We are starting to evolve the scope of our work beyond standards - such as via the EXTRA project to build an open source rules-based classification engine. Much of what we do is relevant to not only news agencies and publishers, but also to photographers, videographers, academics and archivists. By bringing together these diverse groups, we can not only create powerful, efficient standards and technologies, but also learn from each other about what works and what does not.


We've introduced quite a bit of change within the IPTC since I've become Chairman and that has continued over the last year.

What's Going On?

We're working to improve our existing family of standards by
  • continuing to improve documentation - to make it easier to get going with a standard and simpler to grasp the nuances when you want to expand your implementation
  • making our standards more coherent and consistent - as many organizations need to use a combination
We're extending the reach of the IPTC, both by working with other organizations (including PRISM, IIIF, WAN-IFRA and W3C). But also by engaging in new types of work such as EXTRA and the Video Metadata Hub, which are not traditional standards but are open source projects for the benefit of the community we serve.

Since I've become Chair, we've renewed our efforts to communicate the great work that we do. You can see a big uptick in our engagement via Twitter and LinkedIn, as well as by refreshing the design of our the IPTC website. Plus we're doing a lot more work "out in the open" on Github.

We're continuing to streamline the operations of the IPTC. We've simplified our processes to better reflect the ways we actually operate these days. For example we have dramatically reduced the number of formal votes we take. But we still have sufficient process in place to ensure that the interests of all members are protected. For 2017, we have decided to have two-plus-one face-to-face meetings, rather than our usual three-plus-one. We will hold two full face-to-face meetings (one in London, the other in Barcelona), plus our one day Photo Metadata conference in association with the CEPIC Conference in Berlin. This will allow us to intensify our work on the meetings, with more ambitious and compelling topics and speakers.

Do Better

As I said, we've been changing our processes, particularly for the face-to-face meetings. But what else could we do to simplify our processes whilst at the same time ensuring that there is a balance between the interests of all members? Are there ways for the IPTC to deliver more value to the membership? How do we continue to balance our policy of consensus-driven decision-making with the need to be more flexible and nimble?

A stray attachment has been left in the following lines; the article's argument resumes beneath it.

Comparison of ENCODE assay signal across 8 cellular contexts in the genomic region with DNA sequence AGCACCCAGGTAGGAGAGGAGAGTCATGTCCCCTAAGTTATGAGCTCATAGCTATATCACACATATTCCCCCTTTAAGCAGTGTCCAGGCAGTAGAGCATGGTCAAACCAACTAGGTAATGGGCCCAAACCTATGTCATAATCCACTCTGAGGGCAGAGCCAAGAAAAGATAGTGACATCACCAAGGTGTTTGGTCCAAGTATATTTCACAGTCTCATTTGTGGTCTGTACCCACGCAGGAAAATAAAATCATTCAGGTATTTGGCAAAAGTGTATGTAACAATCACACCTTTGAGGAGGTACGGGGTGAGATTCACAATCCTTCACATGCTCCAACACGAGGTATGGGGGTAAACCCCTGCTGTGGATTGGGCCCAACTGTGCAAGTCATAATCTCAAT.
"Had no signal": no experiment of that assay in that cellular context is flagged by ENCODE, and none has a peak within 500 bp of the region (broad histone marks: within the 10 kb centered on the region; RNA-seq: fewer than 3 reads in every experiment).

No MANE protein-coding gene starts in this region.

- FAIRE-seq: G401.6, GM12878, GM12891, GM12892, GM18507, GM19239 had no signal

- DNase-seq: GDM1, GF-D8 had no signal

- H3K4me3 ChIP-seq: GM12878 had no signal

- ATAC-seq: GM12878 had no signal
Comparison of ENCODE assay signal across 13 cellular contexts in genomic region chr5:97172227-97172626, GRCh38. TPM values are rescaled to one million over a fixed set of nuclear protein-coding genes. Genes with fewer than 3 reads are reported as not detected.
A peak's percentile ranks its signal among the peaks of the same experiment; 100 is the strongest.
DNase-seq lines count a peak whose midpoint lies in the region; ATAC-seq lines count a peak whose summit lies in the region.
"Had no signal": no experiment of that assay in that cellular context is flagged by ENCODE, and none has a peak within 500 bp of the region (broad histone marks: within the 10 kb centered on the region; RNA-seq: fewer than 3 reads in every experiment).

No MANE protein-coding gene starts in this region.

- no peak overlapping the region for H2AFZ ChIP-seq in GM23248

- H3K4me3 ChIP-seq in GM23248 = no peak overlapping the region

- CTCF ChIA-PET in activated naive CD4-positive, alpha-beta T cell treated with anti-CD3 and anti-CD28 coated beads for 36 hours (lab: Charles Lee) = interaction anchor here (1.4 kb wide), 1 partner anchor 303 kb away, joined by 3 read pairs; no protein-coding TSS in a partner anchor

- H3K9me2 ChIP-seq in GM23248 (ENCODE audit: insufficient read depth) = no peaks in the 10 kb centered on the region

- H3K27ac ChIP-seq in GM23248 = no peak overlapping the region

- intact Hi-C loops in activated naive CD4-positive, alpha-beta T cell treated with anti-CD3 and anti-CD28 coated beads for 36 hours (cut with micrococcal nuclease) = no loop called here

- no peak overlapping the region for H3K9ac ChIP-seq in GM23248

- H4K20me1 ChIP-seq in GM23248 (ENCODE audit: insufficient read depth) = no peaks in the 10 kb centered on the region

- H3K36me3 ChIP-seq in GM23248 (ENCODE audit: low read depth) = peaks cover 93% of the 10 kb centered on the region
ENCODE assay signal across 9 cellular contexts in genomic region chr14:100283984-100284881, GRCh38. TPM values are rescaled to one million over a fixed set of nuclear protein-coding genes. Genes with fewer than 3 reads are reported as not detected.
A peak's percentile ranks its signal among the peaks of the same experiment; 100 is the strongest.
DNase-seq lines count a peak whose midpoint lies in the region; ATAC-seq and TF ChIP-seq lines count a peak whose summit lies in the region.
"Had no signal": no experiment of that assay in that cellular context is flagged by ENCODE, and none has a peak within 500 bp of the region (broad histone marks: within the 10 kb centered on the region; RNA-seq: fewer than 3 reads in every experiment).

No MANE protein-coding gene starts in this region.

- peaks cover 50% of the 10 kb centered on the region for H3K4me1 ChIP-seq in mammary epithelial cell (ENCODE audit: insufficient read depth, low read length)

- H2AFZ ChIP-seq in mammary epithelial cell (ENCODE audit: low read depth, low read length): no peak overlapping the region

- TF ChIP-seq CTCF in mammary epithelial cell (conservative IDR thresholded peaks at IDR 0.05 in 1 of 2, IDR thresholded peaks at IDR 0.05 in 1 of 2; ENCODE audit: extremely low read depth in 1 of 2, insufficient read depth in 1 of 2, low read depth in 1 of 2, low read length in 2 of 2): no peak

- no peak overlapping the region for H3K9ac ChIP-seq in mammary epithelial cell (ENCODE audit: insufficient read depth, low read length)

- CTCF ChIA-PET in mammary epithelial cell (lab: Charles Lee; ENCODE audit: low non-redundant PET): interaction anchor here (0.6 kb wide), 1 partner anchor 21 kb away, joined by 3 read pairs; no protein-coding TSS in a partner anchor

IPTC is a membership-driven organization. Membership fees represent the vast majority of the revenue for our organization. As the news industry as a whole continues to feel pressure - including downsizing, mergers and, unfortunately some members going out of business - the IPTC is experiencing downward pressure on its own revenue. So, we are working on ways to reach new members, whilst at the same time ensuring that existing members continue to derive value. We're also open to exploring new ways of generating revenue which fit with our mission - let us know your ideas!

What new areas should the IPTC focus on? Many journalists are experimenting with an array of technologies - Augmented Reality, Virtual Reality, 360 degree photos, drones and bots, to name but a few. And let's not forget about the "Cambrian Explosion" of technologies related to news and metadata on the Web, including AMP, AppleNews, Instant Articles, rNews, and OpenGraph. How can IPTC help - negotiating standards? Developing best practices? Navigating the ethics of these technologies?


If you're happy with the IPTC, then please tell others.

If you're not happy, then please tell me!

I Want to Thank You

Without you, the members of IPTC, literally none of this is possible. So, I'd like to take a moment to thank everyone involved in the organization, particularly everyone involved in all of the detailed work of the IPTC. And I'd like to acknowledge and thank Andreas Gebhard, who is stepping down from the Board, and Johan Lindgren who has been voted on.

Finally, I'd like to extend a special thanks to Michael Steidl, Managing Director of the IPTC, who is personally involved in almost every aspect of what we do.


No doubt, next year will bring us many new and, often, unexpected challenges. I look forward to tackling with all of you, the IPTC.

Thursday, October 6, 2016

Developers Needed For IPTC's EXTRA Rules-based Classification Engine

Over the last several months, I've been working within the IPTC - along with a number of other news organizations - on "EXTRA" (shorthand for EXTraction Rules Apparatus), an open-source source rules based classification engine for news content. I'm thrilled because this week we reached a significant milestone: we started the formal process of looking for developers to implement the EXTRA engine.
“Extra” by Jeremy Brooks